Asian share indices continued to slide on Tuesday (Jan 31), led by Japan's Nikkei and Singapore's STI, amid concerns Trump's policies will continue to fuel geopolitical tensions and keep aside growth agenda in the world's largest economy.
The Nikkei225 traded 1.33% down and STI down 0.99% at 10:55 am Singapore time while Malaysia's KLSE fell 0.7% and South Korea's KS11 dropped 0.5%.
The US dollar weakened broadly also helping a continued gold rally reflecting the risk aversion sentiment in financial markets. The yellow metal traded at $1202/ounce, up 0.5% on the day. Silver, platinum and palladium also were up on the day.
Against the Singapore dollar, the greenback fell to 1.41880 from the previous close of 1.42073, adding to the local dollar's 0.8% gain in the previous session.
The yen, euro and the pound continued Monday's upward move versus the US currency. USD/JPY slipped to 113.45 from 113.72, EUR/USD edged higher to 1.07100 from 1.06202 and GBP/USD up to 1.25175 from 1.24839.
The Bank of Japan left key interest rates unchanged at the policy review on Tuesday but decided to purchase exchange-traded funds (ETFs) and Japan real estate investment trusts (J-REITs) so that their amounts outstanding will increase at an annual paces of about 6.0 trillion yen (S$750 billion) and about 90 billion yen, respectively.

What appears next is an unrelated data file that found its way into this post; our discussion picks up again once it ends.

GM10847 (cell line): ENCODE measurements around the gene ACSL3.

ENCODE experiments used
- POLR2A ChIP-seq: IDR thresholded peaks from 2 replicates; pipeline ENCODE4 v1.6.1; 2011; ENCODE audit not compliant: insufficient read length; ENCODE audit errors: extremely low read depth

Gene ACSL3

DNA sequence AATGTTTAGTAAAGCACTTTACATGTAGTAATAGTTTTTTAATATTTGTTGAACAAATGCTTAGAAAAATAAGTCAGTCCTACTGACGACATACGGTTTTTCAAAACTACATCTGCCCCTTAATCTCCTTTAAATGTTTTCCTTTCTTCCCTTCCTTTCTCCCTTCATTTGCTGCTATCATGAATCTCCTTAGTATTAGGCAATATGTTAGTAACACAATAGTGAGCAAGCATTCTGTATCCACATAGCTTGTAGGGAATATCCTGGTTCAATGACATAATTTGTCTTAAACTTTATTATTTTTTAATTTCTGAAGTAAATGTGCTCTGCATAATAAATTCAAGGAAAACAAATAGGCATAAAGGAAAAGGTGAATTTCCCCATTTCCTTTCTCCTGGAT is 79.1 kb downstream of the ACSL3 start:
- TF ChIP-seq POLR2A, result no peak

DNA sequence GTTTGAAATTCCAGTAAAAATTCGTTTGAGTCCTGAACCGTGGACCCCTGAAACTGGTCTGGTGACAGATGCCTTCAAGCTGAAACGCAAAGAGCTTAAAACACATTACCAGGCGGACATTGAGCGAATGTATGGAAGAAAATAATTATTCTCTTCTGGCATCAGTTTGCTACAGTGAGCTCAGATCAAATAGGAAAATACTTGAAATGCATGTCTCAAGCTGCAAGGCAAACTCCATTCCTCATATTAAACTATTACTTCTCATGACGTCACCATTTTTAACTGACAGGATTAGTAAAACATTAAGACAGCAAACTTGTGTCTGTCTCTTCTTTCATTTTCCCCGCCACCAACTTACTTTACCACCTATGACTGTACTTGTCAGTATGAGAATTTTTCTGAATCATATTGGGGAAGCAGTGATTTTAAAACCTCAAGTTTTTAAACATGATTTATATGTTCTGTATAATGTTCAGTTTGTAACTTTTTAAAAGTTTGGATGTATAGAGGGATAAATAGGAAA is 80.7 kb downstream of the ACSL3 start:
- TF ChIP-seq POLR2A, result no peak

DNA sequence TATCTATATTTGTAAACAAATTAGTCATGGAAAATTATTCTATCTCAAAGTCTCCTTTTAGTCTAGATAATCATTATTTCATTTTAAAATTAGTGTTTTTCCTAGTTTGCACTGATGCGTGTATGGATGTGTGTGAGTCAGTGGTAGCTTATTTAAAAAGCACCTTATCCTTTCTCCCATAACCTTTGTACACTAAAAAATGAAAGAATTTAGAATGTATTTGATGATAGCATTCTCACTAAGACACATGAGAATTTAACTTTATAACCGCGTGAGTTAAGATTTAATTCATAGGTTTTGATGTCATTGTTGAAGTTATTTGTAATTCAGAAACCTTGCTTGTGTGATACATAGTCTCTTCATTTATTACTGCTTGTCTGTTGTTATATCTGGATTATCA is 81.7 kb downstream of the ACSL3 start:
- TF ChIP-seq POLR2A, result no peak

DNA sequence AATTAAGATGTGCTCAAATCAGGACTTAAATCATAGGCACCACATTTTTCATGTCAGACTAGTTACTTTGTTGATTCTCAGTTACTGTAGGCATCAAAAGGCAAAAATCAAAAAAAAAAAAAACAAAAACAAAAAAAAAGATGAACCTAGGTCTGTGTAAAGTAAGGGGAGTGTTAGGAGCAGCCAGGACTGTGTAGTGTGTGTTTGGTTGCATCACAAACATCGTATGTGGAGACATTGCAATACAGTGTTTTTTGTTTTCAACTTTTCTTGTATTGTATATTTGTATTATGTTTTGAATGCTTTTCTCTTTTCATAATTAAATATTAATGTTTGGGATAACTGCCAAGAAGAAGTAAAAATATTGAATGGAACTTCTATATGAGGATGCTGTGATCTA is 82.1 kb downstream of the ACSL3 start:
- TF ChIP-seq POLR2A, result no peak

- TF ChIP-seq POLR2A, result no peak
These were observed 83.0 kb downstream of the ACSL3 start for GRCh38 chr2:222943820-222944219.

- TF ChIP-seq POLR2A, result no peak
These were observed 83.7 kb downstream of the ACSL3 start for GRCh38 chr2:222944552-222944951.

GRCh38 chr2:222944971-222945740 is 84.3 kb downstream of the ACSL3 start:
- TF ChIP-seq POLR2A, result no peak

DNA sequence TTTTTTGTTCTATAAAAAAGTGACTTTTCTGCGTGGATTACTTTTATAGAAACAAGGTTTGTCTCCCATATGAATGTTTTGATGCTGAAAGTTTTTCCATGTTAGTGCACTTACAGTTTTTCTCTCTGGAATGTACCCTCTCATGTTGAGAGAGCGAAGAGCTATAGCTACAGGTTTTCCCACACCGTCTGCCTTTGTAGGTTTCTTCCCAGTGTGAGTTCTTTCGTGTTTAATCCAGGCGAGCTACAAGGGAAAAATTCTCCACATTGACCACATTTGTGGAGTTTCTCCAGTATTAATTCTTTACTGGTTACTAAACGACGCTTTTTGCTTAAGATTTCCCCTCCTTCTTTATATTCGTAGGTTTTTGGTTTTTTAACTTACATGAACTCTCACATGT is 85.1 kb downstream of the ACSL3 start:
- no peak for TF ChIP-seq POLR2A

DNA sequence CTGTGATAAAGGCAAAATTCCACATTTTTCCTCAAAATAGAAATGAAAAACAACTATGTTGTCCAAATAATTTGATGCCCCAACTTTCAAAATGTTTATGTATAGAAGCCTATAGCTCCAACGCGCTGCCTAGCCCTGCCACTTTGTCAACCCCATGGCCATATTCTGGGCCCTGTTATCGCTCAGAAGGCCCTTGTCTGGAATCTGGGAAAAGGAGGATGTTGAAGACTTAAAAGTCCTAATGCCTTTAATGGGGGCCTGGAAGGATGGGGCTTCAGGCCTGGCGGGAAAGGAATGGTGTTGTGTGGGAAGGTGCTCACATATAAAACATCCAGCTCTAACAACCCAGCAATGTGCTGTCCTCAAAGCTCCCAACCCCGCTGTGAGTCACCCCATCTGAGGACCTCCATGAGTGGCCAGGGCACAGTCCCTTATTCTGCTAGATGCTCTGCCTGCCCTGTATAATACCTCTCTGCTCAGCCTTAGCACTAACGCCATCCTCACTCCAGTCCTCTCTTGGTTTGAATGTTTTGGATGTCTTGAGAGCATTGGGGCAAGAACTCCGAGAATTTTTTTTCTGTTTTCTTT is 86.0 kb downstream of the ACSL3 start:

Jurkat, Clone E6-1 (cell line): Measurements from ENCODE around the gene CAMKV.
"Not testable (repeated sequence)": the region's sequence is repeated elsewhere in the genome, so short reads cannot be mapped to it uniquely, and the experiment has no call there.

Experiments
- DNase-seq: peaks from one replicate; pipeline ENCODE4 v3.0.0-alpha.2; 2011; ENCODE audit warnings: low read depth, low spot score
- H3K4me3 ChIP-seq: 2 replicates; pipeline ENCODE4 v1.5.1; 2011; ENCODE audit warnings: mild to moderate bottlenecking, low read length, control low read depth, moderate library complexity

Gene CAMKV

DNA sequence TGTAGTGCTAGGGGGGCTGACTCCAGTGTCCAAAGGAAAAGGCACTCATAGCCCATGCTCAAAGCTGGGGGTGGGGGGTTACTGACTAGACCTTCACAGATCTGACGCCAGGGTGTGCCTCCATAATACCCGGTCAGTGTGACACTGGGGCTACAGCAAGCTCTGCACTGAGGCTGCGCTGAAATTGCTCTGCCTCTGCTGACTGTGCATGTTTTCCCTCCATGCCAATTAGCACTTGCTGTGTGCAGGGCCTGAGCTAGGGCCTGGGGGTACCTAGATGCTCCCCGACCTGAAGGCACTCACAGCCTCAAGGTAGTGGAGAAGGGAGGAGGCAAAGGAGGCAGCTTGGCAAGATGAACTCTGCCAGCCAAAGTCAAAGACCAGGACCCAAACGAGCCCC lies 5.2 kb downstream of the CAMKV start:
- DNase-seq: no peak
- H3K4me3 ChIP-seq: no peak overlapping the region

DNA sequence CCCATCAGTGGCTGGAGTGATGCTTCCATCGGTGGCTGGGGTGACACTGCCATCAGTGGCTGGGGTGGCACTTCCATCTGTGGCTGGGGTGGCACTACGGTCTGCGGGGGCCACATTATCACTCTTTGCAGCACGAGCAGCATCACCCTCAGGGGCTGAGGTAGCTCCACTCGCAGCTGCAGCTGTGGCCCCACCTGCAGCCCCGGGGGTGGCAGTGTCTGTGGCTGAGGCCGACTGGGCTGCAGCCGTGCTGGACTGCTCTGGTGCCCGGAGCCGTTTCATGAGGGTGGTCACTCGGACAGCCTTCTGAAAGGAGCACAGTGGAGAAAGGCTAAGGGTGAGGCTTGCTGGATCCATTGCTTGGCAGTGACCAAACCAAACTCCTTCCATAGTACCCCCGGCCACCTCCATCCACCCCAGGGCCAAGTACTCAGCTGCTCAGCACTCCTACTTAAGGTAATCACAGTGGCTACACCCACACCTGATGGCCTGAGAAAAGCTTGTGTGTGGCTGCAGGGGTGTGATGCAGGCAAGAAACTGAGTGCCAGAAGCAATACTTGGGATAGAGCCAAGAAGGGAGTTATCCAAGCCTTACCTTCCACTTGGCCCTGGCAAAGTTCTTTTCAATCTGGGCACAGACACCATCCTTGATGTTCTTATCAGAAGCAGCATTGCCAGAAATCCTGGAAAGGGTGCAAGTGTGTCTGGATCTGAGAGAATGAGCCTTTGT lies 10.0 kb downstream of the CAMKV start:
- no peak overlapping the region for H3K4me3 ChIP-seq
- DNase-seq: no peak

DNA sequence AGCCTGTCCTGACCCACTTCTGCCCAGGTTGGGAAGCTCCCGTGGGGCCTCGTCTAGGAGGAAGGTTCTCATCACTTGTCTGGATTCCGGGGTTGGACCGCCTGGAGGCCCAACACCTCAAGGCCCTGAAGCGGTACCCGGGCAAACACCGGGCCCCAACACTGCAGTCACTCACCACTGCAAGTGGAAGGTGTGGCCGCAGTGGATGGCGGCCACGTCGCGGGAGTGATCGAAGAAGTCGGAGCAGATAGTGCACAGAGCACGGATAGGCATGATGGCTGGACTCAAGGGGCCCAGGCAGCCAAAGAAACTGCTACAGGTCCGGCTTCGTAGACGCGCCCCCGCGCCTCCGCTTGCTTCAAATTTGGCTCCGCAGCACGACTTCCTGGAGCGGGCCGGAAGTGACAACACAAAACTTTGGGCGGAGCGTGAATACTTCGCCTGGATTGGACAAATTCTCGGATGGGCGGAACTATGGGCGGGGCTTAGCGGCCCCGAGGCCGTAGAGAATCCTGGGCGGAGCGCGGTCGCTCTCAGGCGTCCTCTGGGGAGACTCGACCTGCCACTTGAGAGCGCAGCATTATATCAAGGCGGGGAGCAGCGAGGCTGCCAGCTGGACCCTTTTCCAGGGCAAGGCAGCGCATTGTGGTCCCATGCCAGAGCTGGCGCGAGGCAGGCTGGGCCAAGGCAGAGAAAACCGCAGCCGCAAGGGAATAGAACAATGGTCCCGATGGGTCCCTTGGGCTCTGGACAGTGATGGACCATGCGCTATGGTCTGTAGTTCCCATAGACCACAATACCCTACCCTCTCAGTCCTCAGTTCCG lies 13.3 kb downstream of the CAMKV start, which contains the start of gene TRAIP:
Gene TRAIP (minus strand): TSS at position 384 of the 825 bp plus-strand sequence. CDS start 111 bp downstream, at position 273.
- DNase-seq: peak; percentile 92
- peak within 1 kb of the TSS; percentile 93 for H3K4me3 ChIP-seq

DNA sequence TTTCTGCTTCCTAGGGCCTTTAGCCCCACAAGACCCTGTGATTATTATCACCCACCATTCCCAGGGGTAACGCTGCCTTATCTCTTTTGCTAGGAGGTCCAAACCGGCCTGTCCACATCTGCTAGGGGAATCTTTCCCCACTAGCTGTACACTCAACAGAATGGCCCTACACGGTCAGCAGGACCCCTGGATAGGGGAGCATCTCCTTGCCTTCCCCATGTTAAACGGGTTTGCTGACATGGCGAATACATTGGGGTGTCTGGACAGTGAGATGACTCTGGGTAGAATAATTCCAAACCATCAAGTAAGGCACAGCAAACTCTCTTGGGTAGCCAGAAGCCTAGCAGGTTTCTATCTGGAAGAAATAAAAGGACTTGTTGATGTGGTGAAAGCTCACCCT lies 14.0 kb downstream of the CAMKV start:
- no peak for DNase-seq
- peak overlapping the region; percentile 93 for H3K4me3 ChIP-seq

With regard to the amount of JGBs to be purchased, the BoJ will conduct buying at more or less the current pace -- an annual pace of increase of about 80 trillion yen, the central bank said.
Asian shares also took the lead of the U.S. stock indices that fell the most since the November election, on worries Donald Trump may follow through with isolationist policies.
Markets are now waiting for the Feb 1 Federal Reserve policy statement for clues as to how the central bank is assessing the macro picture of he United States in the backdrop of the new government's policies.
Crude prices were little changed after two days of declines as drilling in the US rose to the highest in more than a year, countering Opec's efforts to clear a supply glut. The WTI crude was trading at $52.65 a barrel, after losing 1% on Monday, capping a second straight day of losses.
Chinese and Hong Kong markets are shut for Chinese New Year holidays.